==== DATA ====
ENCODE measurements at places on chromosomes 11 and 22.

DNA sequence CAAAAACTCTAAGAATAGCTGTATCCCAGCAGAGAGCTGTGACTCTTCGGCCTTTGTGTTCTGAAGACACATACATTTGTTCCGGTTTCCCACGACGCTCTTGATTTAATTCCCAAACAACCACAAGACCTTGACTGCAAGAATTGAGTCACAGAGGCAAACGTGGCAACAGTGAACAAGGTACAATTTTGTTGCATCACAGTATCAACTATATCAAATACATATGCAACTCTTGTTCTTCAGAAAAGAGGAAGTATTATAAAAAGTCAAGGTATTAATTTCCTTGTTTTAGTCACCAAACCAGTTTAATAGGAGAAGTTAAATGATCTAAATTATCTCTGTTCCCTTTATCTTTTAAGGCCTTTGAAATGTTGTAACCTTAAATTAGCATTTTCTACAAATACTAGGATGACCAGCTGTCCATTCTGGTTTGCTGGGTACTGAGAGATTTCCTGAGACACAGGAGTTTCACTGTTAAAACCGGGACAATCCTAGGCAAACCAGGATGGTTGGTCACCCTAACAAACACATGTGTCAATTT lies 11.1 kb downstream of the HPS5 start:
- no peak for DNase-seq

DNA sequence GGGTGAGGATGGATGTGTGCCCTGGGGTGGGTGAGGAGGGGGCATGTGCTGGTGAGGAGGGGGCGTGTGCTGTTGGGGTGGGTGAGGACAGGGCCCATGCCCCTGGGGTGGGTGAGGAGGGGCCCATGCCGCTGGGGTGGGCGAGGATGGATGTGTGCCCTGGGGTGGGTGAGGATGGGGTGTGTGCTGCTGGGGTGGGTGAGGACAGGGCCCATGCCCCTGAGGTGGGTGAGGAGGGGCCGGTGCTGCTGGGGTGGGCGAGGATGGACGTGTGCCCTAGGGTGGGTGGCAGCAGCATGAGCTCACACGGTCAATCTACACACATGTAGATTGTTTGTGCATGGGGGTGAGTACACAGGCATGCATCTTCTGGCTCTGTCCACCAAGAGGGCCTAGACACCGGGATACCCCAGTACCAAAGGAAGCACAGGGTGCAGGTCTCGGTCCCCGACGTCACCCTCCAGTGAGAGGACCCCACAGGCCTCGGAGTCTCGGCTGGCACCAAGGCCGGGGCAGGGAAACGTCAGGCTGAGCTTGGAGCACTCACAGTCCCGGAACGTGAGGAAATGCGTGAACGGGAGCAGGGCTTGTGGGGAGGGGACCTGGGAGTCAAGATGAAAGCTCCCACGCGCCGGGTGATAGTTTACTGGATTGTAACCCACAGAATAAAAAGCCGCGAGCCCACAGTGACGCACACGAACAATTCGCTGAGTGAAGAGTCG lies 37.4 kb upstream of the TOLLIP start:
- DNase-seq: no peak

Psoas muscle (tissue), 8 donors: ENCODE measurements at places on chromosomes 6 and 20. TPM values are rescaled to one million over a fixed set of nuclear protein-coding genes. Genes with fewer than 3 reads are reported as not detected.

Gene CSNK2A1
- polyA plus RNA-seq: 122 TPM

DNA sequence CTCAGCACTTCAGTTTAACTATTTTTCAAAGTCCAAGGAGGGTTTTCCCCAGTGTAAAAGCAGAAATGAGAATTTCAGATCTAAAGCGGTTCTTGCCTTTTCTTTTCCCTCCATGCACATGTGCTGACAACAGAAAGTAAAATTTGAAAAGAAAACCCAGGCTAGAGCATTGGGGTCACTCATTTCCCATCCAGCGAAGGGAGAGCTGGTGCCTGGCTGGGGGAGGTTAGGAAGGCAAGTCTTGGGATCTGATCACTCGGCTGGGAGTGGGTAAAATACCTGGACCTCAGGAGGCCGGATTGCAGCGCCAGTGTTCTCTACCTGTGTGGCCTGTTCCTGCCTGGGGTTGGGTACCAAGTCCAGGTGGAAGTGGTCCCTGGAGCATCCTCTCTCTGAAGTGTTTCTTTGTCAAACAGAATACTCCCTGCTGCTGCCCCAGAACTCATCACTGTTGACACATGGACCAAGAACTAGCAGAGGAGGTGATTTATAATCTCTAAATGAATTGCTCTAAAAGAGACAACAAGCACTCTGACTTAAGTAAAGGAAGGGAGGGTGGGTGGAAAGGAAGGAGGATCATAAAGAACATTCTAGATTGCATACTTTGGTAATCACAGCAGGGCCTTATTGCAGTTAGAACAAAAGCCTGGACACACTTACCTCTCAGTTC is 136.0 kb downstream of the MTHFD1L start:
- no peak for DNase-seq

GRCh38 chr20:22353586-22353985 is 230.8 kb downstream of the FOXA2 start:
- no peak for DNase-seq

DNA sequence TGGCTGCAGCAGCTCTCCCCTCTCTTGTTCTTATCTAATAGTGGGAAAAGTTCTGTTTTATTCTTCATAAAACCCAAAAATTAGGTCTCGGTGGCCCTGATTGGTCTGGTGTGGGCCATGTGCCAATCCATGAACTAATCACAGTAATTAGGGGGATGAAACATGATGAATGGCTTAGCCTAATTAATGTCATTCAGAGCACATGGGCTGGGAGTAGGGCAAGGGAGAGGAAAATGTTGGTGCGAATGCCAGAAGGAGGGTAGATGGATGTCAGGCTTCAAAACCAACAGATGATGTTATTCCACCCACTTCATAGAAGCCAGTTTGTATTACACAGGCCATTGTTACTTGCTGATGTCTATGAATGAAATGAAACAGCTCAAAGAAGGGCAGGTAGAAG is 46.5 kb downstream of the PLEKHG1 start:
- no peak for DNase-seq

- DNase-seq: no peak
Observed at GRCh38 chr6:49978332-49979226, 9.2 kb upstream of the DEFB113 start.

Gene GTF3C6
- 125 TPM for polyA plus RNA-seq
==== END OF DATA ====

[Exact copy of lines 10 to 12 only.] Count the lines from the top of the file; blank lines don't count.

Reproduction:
- no peak for DNase-seq

GRCh38 chr20:22353586-22353985 is 230.8 kb downstream of the FOXA2 start:
- no peak for DNase-seq